Rachel (@rachonlife) sat down to share with her 150,000 followers why she’ll never say ‘no’ to her kids if they tell her they’re hungry.
“There will never be an instance where I say ‘you can wait’ or ‘not right now’ or ‘the kitchen is closed’ – they can always have something to eat, because I’m not going to teach my children to ignore the natural cues of their body,” she said in a TikTok video.
“As soon as I start restricting food, my kids are gonna start being deceitful about eating when they’re hungry – I know this, because I did it.”
Fellow parents praised her stance and shared how they work around this at home. One said: “Instead of ‘kitchen is closed’ I say ‘chef is off duty’ and offer snacks, leftovers, etc.”
Another mum said: “I generally am the same way except today when my kid asked for a snack literally five minutes before dinner was done and I told him he could wait.”
Snacking in particular is a divisive topic in the world of parenting. But in a piece for the New York Times titled ‘There’s No Shame In Kids Snacking’, feeding experts suggested it’s more of a problem if you write off a child’s desire for food, rather than letting them snack.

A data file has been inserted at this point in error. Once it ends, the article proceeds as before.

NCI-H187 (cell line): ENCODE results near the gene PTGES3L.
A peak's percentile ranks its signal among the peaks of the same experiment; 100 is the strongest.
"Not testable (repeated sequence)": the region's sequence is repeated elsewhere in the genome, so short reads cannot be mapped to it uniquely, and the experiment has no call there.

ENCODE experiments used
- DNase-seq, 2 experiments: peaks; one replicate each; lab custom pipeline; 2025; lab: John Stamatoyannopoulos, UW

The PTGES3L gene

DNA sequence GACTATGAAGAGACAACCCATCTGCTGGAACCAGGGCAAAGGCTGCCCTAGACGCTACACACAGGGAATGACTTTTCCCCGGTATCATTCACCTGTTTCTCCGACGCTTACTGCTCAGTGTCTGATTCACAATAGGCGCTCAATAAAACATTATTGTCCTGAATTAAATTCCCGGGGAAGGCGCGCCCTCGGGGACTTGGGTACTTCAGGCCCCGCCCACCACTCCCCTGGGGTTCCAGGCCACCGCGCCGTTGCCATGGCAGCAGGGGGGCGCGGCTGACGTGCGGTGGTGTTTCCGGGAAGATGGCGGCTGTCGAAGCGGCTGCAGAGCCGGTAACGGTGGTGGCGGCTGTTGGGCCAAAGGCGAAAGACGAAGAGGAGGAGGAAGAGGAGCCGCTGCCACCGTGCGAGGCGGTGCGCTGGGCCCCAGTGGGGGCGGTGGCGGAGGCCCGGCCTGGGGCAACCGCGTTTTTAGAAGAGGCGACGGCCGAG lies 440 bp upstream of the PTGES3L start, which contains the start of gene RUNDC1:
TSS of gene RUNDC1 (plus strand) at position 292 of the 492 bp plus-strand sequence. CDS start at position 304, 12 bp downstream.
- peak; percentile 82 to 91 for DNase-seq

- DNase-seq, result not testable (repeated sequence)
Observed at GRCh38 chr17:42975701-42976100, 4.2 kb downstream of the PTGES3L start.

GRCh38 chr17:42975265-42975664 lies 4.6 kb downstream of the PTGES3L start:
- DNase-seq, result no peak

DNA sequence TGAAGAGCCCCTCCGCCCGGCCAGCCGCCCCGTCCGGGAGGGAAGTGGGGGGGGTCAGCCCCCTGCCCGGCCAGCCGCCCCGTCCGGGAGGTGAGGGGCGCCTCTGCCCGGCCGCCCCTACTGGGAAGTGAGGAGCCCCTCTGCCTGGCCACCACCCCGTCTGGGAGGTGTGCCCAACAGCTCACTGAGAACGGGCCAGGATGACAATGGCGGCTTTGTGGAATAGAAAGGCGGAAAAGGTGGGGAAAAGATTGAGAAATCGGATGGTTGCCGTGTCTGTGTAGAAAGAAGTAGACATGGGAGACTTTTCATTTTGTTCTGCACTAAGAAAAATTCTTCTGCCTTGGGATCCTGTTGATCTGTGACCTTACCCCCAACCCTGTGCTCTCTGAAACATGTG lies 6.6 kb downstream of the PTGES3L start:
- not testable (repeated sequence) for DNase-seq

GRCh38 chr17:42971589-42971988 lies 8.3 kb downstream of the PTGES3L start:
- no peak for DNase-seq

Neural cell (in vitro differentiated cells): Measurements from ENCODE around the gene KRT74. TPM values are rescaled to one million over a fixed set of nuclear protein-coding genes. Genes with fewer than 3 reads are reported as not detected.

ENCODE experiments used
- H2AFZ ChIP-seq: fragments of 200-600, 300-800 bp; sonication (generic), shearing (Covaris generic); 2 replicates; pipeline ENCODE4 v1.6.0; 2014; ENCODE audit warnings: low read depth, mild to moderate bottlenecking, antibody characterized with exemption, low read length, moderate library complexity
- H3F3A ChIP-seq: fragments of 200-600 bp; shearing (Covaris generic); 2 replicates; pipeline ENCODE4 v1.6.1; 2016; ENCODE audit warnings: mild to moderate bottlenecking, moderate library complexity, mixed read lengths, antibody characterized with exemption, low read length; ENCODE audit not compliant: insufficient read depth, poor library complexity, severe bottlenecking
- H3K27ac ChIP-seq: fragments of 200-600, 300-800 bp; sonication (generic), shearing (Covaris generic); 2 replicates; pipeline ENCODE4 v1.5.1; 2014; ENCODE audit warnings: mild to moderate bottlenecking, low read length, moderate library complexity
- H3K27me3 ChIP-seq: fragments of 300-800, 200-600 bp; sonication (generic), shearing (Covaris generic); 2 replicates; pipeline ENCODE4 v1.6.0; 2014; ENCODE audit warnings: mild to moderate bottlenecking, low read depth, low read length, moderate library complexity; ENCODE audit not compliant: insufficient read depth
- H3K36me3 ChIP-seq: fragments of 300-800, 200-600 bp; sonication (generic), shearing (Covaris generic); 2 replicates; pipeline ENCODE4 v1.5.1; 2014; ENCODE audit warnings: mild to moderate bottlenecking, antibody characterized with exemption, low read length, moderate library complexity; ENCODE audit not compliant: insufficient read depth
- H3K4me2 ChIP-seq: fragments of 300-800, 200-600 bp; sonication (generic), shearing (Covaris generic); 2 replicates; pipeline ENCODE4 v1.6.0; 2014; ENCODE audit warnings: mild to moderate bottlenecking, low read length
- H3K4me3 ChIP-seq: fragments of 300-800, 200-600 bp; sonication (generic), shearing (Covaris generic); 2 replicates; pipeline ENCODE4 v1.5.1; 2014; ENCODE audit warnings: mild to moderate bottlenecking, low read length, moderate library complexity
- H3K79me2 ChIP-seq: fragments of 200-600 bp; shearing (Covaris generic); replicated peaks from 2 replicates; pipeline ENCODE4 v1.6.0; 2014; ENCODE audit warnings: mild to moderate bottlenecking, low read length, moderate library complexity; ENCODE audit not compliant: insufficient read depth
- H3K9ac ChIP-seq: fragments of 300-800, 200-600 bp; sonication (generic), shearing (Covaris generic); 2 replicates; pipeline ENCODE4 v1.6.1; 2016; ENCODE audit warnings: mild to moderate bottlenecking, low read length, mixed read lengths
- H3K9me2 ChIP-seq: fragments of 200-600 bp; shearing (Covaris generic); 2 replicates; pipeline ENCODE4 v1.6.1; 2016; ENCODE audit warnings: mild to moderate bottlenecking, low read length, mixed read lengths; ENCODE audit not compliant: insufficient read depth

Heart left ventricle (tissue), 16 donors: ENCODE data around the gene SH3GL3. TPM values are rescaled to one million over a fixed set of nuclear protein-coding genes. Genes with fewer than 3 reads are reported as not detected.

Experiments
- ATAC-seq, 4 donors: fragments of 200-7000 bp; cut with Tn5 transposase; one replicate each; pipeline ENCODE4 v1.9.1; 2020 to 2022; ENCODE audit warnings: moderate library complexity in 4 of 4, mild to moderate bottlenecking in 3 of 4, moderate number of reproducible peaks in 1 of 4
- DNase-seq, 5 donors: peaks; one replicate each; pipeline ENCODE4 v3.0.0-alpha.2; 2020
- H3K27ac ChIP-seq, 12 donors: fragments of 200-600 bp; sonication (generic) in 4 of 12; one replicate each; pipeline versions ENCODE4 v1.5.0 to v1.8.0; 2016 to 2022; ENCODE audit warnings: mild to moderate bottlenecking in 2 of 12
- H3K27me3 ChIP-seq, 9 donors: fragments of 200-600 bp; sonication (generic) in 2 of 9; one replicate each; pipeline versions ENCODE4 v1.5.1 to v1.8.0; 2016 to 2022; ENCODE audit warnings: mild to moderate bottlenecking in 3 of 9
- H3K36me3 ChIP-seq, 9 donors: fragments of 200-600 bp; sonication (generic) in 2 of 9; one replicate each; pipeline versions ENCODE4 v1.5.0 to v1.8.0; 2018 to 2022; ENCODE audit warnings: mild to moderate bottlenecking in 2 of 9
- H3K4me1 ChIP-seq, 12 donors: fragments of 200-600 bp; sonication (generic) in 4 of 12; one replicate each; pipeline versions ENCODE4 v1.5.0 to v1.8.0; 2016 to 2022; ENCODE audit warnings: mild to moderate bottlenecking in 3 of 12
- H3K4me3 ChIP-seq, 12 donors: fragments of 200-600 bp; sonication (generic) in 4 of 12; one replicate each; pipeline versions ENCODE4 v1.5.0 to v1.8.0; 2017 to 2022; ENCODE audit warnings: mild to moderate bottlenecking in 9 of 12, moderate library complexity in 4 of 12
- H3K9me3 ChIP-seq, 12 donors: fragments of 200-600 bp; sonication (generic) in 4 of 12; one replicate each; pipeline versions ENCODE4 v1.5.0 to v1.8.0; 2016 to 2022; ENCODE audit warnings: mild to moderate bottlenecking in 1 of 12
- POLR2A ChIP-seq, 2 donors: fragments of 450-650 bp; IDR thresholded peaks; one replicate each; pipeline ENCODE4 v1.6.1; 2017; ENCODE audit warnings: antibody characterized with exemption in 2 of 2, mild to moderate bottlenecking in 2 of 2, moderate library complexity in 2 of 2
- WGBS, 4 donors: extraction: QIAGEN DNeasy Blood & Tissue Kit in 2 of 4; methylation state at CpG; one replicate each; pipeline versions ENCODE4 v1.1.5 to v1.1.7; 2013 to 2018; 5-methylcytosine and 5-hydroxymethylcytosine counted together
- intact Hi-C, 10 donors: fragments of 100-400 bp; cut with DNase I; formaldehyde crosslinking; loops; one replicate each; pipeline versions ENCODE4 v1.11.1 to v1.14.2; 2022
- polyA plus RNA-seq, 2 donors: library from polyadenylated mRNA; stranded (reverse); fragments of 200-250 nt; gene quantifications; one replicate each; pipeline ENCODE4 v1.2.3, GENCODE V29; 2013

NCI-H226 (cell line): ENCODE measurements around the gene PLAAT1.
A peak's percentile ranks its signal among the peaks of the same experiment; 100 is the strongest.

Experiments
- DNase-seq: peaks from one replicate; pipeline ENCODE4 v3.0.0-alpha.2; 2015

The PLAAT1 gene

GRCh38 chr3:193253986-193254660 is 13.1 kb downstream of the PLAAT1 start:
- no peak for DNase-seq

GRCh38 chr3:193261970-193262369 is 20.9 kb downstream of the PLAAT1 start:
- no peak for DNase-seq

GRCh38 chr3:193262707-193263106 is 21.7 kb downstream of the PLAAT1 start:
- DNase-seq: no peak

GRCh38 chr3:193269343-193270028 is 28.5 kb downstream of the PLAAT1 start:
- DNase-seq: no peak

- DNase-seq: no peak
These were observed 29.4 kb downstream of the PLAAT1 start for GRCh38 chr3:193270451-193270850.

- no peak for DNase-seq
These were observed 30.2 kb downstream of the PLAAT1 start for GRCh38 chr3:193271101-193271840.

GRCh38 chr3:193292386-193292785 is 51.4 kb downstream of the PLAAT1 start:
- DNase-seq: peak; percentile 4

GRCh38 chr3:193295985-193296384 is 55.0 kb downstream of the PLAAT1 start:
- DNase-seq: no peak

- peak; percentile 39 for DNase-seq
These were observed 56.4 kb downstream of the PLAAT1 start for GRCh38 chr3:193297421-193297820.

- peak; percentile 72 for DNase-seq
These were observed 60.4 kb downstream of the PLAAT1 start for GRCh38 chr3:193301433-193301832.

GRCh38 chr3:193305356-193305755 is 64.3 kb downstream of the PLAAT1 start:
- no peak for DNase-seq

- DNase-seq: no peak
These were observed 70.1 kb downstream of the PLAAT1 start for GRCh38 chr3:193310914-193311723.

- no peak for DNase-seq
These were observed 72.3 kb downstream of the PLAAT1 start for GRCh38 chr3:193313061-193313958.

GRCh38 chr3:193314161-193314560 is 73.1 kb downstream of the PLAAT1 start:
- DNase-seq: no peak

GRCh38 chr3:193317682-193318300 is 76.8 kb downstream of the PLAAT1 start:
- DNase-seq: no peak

Dietitian Elizabeth Davenport told the publication: “Kids have smaller tummies and can’t eat as much as we do per meal, so they have to eat more frequently. A child constantly asking for snacks is likely just growing and hungry.”
Of course, there are times when kids will graze and this can be an issue because it means they never get hungry enough for their main meals.
In order to prevent this, experts advise treating snacks like mini meals, scheduling them at regular intervals throughout the day and eating them at the table (this is to prevent mindless snacking and also to reduce the risk of choking).
As Strong4Life explains: “When kids know they can count on another meal or snack in just a few hours, it’s easier for them to stop eating when they feel full.”
In her video, Rachel also shared some of her other “unpopular” parenting techniques, one being that if her children do something bad, and they come forward and tell her or her husband, the consequence will be “way less”.
“There will be consequences”, she added, but they “will not be in trouble” – for example, being grounded.
She also said there is never a question she won’t answer. “I don’t care what it is, I don’t care what the content is, what the topic is, what the timing is does not matter,” she explained.
The mum said when her kids want to learn, she will reward that behaviour by answering their questions. “And if I don’t know, I will try and find out,” she added.